September 25, 2020

Volume X, Number 269

September 25, 2020

Subscribe to Latest Legal News and Analysis

September 24, 2020

Subscribe to Latest Legal News and Analysis

September 23, 2020

Subscribe to Latest Legal News and Analysis

UPDATE: Self-Driving Car Executive Sentenced to 1.5 years in Prison and Public Speech Tour for Trade Secret Theft

Since 2017, we have been covering the legal saga of Anthony Levandowski – the executive/engineer who allegedly stole Google’s trade secrets related to self-driving car technology and used it for the benefit of his new company, which he ultimately sold to Uber.  The saga included civil litigation, arbitration, bankruptcy, and criminal charges, but it seems like the story is coming to an end.

On August 4, 2020, Levandowski finally admitted wrongdoing and plead guilty to one count of trade secret theft in California Federal Court.  Levandowski’s lawyers sought house arrest in lieu of prison time claiming that he had suffered enough because he lost his job, lost his reputation, had over $100 million in civil judgments against him, was financially ruined, and recently filed for bankruptcy.  The judge seemed sympathetic to Levandowski but ultimately sentenced him to 1.5 years in prison, ordered $700,000 in restitution, and required Levandowski to give speeches to the public titled “Why I Went to Federal Prison.”  In handing down the sentence the judge noted that Levandowski was a “brilliant man” and believed he was a good person, but the judge also noted that this was no small crime and the only way to deter future similar actions was jail time – “You’re giving the green light to every future engineer to steal trade secrets, “ he told Levandowski’s attorneys.  “Prison time is the answer to that.”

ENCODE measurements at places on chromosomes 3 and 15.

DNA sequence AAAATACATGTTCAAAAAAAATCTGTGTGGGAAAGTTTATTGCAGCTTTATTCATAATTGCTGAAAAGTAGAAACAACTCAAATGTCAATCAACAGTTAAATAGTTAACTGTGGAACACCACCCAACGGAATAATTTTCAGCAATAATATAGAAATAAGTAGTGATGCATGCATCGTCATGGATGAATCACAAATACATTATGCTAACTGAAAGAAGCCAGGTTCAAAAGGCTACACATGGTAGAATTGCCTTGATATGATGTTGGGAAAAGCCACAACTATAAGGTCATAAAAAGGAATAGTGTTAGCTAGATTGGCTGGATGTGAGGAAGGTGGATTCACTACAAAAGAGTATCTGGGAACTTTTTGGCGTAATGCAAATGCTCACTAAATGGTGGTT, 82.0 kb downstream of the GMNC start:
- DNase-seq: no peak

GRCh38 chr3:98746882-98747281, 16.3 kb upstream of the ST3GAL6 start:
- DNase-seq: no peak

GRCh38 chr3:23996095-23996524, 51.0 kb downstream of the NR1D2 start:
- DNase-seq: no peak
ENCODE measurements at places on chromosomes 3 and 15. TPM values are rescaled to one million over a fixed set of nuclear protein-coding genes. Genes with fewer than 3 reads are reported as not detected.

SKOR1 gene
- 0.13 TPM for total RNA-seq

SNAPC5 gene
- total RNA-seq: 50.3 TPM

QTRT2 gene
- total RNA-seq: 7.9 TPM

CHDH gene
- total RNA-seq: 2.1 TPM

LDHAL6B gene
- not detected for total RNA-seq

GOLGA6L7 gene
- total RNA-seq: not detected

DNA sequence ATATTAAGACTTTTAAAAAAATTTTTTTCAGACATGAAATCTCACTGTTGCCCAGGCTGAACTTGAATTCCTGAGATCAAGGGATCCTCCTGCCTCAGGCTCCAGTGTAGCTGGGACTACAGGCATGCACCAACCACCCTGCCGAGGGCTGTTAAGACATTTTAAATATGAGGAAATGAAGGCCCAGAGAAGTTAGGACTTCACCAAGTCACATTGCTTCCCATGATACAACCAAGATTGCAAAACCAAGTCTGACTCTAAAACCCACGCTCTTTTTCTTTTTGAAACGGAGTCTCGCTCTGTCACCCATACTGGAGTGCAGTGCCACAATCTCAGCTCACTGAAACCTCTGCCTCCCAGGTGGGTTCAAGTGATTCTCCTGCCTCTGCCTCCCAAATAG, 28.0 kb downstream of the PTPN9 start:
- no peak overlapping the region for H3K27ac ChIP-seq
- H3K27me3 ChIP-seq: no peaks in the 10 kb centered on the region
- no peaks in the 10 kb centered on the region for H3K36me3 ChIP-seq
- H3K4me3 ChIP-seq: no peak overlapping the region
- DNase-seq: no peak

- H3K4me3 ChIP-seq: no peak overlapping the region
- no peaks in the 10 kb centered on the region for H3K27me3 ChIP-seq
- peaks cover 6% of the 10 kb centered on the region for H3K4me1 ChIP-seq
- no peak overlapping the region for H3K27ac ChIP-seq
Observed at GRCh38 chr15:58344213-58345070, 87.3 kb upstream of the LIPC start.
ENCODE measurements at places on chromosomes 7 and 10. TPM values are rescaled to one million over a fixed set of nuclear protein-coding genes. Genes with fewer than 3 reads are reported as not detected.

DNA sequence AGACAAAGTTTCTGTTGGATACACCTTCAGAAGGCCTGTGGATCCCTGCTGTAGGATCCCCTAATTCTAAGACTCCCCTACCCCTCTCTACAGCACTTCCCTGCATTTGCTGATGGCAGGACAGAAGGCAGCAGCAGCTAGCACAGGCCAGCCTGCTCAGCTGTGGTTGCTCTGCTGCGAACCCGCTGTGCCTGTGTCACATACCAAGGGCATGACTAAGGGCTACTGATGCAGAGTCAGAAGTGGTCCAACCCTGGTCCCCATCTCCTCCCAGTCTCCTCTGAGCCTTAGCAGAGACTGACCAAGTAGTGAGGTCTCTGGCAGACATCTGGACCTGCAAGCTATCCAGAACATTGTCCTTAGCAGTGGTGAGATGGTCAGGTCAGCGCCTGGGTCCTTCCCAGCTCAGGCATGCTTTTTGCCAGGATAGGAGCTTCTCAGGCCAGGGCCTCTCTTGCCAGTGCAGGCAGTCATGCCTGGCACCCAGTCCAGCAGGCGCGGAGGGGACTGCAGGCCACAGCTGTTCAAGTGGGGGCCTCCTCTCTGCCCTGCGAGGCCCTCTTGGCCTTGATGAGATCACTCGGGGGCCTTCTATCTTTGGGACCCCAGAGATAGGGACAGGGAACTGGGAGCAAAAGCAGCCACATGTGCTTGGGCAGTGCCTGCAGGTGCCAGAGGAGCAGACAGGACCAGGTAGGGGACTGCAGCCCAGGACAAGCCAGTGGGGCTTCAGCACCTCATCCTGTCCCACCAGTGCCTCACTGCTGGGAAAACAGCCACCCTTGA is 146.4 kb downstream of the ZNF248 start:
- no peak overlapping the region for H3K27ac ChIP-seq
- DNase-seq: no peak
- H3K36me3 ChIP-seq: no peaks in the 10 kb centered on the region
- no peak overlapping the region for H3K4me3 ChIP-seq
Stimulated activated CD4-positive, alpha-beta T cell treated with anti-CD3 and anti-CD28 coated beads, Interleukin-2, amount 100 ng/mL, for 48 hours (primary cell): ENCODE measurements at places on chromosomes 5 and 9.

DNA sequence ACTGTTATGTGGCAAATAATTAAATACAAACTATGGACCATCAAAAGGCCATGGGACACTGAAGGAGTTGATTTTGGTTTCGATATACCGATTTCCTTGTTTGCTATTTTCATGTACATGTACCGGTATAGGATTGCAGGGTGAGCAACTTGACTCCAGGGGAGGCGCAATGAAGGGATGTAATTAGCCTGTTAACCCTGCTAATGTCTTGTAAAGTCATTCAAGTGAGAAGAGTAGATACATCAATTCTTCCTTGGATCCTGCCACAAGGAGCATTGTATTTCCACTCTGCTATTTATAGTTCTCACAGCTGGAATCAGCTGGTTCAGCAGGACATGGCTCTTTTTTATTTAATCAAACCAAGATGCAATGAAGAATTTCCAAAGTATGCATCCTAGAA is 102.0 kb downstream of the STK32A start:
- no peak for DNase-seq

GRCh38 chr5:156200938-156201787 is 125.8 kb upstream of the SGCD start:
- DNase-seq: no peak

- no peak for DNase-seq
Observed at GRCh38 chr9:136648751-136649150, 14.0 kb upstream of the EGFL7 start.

Hopefully, the judge is right and the publicity related to this saga and Levandowski’s fate will cause others to think twice before stealing valuable trade secrets.  But the reality is that there will always be individuals in the world that will risk prison time and financial ruin if they believe the payday is great enough. 

© 2020 Jones Walker LLPNational Law Review, Volume X, Number 218


About this Author

Joseph F. Lavigne, Jones Walker, unfair trade practices lawyer, noncompete violations attorney

Joe Lavigne is a partner in Jones Walker's Labor & Employment Practice Group and a lead trial attorney for the firm's Trade Secret Non-Compete Team. His practice focuses on prosecuting and defending claims of employee misconduct including trade secret violations, unfair trade practices, noncompete violations, invasion of privacy, Computer Fraud and Abuse Act, and theft. He also advises clients on employment policies and practices and negotiates employment agreements for employers.